Although the weather in Texas can offer comfortable times to enjoy boating recreation year-round, there is always the danger of a winter cold snap doing damage to your property. Fortunately, there are things you can do to help ensure your property is protected during the winter both in an out of the water.
Because Texans can enjoy warmer weather even in winter months, it may be easy to overlook the benefits of winterizing. By doing this, you can avoid the headaches – and costs of repairing damage to boats and personal watercraft --caused by freezing weather.
The Boat Owners Association of the United States Marine Insurance agency notes that while most boaters in northern states are sure to take precautions against freezing winter weather, it’s in warmer locations like Texas, California, Florida, Alabama and Georgia that the highest frequency of freeze-related damage due to cracked engine blocks occurs. That’s because it can be easy to take warm weather for granted – especially when temperatures can be mild and comfortable in the 60s and the 70s in the South and West even during parts of December, January and February. But it only takes one devastating cold snap to damage a boat.
Lake Ranger Sgt. Robert Box, based at Possum Kingdom Lake, said most of the boaters enjoying recreation at PK do winterize their boats because activity on the lake is seasonal.
The biggest problem he has seen is with damaged fuel lines.
“Fuel is the big issue,” Box said. “Today’s blends don’t hold up like fuel in the past.”
Although deciding to winterize is often a personal preference, it is something Box recommends.
“We can tell those that don’t (winterize) when it’s April or May,” he said. “The weather warms up and they come out to use their boat or personal watercraft (such as a Jet Ski), and they break down due to bad fuel, battery or even damage to pumps due to water freezing in them.”
Box said he recommends people take their boat or personal watercraft to a marina or dealer for help in winterizing them. He noted that different models and sizes require different steps, and an expert’s input is valuable.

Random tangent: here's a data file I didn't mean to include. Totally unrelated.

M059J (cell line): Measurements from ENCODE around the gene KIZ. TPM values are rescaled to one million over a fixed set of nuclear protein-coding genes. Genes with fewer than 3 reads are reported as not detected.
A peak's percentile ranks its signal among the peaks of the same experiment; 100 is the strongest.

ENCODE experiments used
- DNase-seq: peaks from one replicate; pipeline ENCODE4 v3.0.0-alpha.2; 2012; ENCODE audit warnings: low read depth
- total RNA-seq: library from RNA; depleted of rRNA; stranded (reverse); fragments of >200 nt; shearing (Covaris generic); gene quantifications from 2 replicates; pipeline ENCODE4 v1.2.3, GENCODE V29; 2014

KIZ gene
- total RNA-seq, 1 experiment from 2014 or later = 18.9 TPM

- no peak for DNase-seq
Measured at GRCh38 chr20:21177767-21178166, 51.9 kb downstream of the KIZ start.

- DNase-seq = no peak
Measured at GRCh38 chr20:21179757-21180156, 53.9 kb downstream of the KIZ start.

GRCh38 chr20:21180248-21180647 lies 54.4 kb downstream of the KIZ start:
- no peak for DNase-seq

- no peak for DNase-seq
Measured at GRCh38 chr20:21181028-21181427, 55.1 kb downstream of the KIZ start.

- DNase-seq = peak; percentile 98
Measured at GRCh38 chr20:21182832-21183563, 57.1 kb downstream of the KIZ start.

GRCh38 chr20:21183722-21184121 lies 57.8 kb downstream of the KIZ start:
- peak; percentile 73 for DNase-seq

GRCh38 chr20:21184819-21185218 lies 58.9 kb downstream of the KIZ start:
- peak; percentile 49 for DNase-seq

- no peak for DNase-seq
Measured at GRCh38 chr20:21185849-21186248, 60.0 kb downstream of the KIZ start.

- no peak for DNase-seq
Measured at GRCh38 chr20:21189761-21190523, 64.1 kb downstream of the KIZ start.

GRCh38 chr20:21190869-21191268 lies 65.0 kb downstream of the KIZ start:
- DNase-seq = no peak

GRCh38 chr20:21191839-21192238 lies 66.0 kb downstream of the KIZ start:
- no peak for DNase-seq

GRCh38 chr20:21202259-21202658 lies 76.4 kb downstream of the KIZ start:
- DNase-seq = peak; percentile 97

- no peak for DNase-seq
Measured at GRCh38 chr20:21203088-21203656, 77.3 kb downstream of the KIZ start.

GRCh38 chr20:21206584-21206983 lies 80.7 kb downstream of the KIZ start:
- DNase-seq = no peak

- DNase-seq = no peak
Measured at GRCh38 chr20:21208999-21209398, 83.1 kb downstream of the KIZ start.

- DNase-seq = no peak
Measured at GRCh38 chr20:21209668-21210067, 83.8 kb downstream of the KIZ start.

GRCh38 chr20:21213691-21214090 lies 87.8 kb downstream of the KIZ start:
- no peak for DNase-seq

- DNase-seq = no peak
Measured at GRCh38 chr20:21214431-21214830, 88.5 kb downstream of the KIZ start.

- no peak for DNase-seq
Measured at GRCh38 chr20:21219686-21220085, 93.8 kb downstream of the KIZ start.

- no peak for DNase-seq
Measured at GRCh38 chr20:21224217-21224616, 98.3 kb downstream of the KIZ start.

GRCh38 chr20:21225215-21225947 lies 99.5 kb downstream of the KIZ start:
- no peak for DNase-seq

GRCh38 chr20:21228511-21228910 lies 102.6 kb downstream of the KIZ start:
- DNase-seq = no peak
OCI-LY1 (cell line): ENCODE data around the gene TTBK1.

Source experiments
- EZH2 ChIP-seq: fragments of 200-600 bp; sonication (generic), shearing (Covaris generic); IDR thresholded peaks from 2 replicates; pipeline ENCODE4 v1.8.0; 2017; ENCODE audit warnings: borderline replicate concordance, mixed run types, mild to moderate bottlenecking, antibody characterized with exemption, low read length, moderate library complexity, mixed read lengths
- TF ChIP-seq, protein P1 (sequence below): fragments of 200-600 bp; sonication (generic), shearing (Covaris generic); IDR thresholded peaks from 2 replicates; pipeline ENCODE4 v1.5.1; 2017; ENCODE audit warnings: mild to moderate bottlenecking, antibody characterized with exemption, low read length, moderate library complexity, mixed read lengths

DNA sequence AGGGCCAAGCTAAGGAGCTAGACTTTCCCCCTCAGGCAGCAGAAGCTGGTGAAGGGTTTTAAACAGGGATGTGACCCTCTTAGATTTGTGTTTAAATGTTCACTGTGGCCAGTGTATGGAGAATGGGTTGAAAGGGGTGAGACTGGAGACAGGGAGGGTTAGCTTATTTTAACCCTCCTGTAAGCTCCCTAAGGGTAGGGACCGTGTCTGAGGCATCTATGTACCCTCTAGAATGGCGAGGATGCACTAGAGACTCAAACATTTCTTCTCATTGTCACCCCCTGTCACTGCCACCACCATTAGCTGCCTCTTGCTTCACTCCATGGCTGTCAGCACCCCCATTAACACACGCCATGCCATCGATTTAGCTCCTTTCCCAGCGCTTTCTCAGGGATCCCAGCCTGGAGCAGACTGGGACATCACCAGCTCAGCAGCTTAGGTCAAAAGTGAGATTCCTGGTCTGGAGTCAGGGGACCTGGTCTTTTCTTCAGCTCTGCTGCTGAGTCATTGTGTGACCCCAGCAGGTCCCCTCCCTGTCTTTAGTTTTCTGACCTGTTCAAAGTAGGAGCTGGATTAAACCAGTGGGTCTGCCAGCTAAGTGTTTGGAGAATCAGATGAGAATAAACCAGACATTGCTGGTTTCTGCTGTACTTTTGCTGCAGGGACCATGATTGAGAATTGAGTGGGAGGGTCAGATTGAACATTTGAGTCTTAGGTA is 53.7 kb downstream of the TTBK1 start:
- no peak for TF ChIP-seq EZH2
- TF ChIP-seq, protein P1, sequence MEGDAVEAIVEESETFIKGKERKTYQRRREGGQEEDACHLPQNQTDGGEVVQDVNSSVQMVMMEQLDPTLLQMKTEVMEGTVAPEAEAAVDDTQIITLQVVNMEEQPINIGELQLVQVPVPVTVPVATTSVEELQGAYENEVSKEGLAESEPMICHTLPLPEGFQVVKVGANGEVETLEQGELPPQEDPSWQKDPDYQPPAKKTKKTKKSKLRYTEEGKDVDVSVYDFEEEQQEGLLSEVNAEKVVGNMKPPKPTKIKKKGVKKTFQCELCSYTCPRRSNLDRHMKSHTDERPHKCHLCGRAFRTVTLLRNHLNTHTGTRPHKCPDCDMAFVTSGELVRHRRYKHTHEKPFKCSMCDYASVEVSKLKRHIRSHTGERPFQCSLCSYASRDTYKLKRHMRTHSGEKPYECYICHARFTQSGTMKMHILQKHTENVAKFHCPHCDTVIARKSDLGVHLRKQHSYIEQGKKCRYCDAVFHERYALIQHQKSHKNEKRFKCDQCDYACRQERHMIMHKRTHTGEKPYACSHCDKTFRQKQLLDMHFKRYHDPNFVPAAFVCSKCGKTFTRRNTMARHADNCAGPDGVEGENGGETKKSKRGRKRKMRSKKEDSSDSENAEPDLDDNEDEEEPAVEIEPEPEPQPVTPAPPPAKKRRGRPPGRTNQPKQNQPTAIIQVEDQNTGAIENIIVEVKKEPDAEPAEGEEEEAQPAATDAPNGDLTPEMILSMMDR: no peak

Beyond addressing the fuel issue (not leaving it in the boat during the winter) experts from the Boat Owners Association of the United States (BOAT US) recommend that if you do nothing else, at least drain any water from your boat. Frozen water creates ice, and may crack or otherwise damage your boat. Fresh water expands when it freezes, and the result can be thousands of pounds of pressure per square inch. This can crack an engine block, fiberglass or other parts of a boat.
Those who do not plan to use their boat during winter months may want to consider storing it in a climate-controlled storage area, BOAT US recommends If you decide to keep your boat in the water, be aware that underwater fittings can fail, meaning the boat could potentially sink as a result of freezing weather. Your boat is also vulnerable to winter storm damage if left in the water. Finally, hulls can blister if boats are left in the water year-round because they do not get the opportunity to dry.
If you do decide to keep your boat in the water because you plan to use it during the winter, be sure to take precautions that can help keep your boat in good working condition. Thru-hulls – or fittings designed to accept pipes, hoses or valves to allow water to pass in or out of the boat – should be protected by closing seacocks and gate valves. If the thru-hulls on your boat are below the waterline and you are unable to close them, you should consider storing your boat out of the water during the winter.
Those keeping their watercraft in the water over the winter months should also plug exhaust ports to prevent pests. You should also check the bilge area to make sure it does not contain debris and is in good working condition, which will help prevent your boat from sinking.
Be aware that dock lines can actually cause your boat to sink if strong winds push your boat under a dock. To prevent this, you can center your boat in a slip and use long dock lines and spring lines, which will help keep your boat away from the dock during stormy weather.
There are a few advantages to keeping your boat in the water. Because water retains heat longer than air, it can help protect your boat if temperatures quickly plummet to below freezing.
Those who plan to remove their boat from the water should plan to cover them to help prevent damage. While some may choose to use a tarp to do this, keep in mind that storms may damage the tarp, and ice covering the tarp may cause damage to your boat.
A better way to cover your boat would be by using a custom canvas material combined with a wood or aluminum frame. This method would allow air circulation around the boat and also help prevent water from collecting on your boat cover. Vents in the cover help prevent problems such as mildew.
Another way to cover your boat is to shrink wrap it. The Boat Owners Association of the United States notes that this should be done by a professional, because if done incorrectly, it can damage your boat.
More information on protecting your boat during the winter can be found here.